These spicy skeletons are the perfect sweet treat for your Día de Muertos or Halloween celebrations. They're both a trick and a treat!
Fall is here and it's finally time to share my favorite new cookie recipe of the past year.
These dark chocolate cookies are so good I made them as skeletons for Halloween and Día de Muertos, and then made them again as woodsy holiday pine cones tipped with white frosting snow. They make adorable handmade Christmas gifts.
Their magic is in the blend of rich chocolate and habanero spice from the El Yucateco. These cookies won’t burn your tongue, but you should feel a bit of tingle on the back of your throat. I spent some time dialing in just the right amount of habanero spice to get that effect. If you want a little more or a little less spice, adjust the amount of hot sauce accordingly! It can be helpful to taste the dough before baking. The hot sauce doesn't cook out the way alcohol does, so the cookies will be about the same spiciness as the unbaked dough. Give it a taste and add more hot sauce as desired!
They're also a brilliantly surprising and unusual treat for Halloween. Who expects a hint of habanero in their holiday cookies? It's a bit of delicious culinary trickery to add spice to your holiday.
The key point, of course, is that they taste amazing. If you're kind enough to share them with friends and family, everyone will be asking for your recipe.
Cookie Baking Tips
The finished texture of these cookies should be crisp and delicate. They should have an initial crunch and then almost dissolve in your mouth. To achieve this fabulous texture, the dough is also pretty delicate before going in the oven. It is very soft and works best when cold. You should chill it three different times between rolling, cutting shapes, and baking to get the best results with the least spread. My current photos show what happens when you try to skimp on the chilling time.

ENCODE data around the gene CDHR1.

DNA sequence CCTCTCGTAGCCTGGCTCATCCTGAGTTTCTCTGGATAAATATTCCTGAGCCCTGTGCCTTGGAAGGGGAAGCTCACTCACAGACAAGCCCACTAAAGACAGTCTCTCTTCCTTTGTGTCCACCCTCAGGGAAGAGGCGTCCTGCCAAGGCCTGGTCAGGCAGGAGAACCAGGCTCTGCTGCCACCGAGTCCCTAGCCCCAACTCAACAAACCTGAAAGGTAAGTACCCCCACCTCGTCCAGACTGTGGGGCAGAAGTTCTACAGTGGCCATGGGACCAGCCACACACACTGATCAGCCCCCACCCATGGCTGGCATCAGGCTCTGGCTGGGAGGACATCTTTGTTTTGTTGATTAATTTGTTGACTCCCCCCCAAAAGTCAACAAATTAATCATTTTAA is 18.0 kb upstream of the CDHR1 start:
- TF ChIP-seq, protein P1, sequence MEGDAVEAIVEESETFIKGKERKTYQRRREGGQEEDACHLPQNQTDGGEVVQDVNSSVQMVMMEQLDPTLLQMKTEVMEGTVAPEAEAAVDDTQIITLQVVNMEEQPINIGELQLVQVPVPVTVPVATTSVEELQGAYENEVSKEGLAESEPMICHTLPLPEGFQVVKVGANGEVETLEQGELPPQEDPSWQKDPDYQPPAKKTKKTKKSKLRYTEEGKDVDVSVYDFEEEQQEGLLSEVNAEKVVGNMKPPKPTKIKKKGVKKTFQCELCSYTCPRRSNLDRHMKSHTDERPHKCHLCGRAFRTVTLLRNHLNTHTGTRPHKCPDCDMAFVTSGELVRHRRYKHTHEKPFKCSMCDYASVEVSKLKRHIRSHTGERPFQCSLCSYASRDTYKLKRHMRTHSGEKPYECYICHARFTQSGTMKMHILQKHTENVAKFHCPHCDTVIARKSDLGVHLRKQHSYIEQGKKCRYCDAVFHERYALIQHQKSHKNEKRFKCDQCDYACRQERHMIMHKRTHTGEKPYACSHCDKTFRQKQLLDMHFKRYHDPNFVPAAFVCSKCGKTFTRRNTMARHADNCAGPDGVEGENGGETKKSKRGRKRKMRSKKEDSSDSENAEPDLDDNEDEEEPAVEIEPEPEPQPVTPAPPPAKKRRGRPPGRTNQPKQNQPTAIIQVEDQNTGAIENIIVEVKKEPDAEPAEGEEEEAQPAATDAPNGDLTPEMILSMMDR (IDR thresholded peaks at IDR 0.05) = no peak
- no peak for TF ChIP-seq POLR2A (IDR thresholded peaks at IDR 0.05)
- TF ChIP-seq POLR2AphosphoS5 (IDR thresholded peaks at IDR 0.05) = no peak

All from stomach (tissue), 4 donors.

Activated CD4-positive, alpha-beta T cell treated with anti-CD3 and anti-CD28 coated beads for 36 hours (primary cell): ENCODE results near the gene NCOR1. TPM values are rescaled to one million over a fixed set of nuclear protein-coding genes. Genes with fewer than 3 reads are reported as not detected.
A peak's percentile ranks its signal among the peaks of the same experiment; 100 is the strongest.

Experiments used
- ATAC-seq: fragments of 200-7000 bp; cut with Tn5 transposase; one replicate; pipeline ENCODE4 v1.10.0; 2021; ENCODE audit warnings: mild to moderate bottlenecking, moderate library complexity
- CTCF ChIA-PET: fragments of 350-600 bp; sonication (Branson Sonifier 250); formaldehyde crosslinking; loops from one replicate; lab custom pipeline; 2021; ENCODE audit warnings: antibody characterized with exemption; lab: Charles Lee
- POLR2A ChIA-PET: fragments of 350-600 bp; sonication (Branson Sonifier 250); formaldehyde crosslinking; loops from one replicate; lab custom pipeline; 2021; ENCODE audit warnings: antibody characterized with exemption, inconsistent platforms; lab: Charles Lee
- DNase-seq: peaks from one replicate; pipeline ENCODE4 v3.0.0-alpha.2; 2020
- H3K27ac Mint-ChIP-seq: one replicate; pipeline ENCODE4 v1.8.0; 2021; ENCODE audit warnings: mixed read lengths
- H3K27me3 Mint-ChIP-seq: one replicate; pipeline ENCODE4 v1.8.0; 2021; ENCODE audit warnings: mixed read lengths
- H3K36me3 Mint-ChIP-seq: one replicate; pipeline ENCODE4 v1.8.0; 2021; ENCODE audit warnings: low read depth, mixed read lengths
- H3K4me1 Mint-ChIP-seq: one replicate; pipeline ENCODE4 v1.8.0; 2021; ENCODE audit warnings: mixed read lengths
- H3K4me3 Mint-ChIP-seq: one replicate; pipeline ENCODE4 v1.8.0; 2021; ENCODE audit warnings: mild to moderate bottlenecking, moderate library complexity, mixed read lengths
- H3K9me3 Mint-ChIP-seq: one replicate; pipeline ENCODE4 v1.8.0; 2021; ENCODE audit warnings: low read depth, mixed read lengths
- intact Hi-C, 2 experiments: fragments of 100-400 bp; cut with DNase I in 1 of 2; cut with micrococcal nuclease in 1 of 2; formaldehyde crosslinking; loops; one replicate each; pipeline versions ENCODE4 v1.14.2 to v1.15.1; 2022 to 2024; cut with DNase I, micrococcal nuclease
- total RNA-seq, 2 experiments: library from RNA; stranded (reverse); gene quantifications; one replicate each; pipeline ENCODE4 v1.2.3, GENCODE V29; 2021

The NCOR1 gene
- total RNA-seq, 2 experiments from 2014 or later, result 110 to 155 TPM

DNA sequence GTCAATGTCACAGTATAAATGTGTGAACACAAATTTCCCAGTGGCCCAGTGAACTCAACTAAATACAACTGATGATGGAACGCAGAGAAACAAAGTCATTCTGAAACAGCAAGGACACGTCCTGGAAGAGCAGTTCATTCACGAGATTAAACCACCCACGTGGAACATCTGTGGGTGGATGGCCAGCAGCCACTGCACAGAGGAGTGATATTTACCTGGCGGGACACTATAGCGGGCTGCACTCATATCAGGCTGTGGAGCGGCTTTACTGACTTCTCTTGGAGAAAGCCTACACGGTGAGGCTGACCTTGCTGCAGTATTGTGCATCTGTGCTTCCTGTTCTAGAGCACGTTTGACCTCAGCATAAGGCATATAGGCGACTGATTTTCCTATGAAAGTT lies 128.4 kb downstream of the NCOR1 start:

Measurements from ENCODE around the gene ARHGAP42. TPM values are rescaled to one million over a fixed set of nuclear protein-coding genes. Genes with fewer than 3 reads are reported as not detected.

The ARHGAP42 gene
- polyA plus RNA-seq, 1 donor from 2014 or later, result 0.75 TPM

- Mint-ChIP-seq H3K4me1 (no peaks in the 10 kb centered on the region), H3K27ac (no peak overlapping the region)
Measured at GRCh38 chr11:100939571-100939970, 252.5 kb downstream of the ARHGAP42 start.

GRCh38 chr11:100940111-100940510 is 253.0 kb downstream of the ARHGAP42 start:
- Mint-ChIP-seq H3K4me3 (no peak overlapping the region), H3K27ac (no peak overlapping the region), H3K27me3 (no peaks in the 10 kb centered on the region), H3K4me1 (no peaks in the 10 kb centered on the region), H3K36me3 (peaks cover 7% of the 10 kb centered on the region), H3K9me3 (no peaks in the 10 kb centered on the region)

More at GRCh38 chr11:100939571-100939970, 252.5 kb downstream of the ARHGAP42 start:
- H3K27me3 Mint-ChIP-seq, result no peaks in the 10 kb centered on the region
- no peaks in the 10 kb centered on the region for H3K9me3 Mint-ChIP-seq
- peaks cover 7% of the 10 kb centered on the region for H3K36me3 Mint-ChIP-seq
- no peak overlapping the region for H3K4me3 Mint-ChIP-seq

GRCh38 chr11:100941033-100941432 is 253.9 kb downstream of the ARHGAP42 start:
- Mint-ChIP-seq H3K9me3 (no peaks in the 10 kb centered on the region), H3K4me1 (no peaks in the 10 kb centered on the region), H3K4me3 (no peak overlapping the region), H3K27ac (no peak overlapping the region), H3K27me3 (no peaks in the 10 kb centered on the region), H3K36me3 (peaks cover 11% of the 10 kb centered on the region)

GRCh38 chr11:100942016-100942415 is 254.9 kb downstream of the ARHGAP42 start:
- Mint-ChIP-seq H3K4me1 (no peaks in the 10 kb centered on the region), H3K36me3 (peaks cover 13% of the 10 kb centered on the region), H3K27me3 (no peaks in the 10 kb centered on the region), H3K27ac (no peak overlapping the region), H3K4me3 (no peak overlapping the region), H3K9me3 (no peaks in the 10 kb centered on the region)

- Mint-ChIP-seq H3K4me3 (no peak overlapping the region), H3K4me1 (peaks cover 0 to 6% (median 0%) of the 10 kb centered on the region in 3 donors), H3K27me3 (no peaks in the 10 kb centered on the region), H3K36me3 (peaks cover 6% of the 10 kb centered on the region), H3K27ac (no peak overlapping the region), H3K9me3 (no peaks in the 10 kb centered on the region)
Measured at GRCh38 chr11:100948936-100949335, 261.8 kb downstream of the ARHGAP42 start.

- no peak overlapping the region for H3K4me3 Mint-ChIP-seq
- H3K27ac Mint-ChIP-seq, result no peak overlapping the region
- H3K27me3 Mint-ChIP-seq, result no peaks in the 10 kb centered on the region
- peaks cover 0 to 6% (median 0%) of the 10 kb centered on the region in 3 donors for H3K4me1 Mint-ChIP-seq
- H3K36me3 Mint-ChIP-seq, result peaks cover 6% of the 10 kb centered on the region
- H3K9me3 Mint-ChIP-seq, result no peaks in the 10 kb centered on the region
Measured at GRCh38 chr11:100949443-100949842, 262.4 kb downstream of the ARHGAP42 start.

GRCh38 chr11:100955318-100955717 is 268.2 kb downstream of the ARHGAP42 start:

Over-chilling does no harm at all, so I find this is a great recipe to make when I have other stuff going on around the house. I can do one step then wander away for another activity while the dough chills down. If I happen to forget them in the fridge for a few hours longer than planned, then no harm done! They'll be ready and waiting whenever I return.
As I mentioned above, you can adjust the level of habanero heat to your own personal desires. It helps to taste the dough before baking. The hot sauce doesn't cook out the way alcohol does, so the cookies will be about the same spiciness as the unbaked dough. You can always start with slightly less hot sauce if you're nervous. Mix things up, give it a taste, and add more hot sauce as desired!
I actually think I'll stick with the 1 1/2 teaspoons in this recipe for my Christmas batch, but I plan to bump it up for a slightly spicier set of skeletons this year!
Of course, if you're not comfortable tasting raw cookie dough, feel free to skip this step.
I decorated these cookies with simple royal icing. I like the extra crunch it gives the cookies, and I enjoy the contrast of the bright white icing against the rich dark brown of the cookies. However, you could get as fancy (or stay as simple) as you like with the decoration. I would love to try a set of skull-shaped cookies decorated in bright sugar-skull colors and designs. As you can tell by the photos, my icing skills are...rustic, so I've yet to attempt anything so ambitious.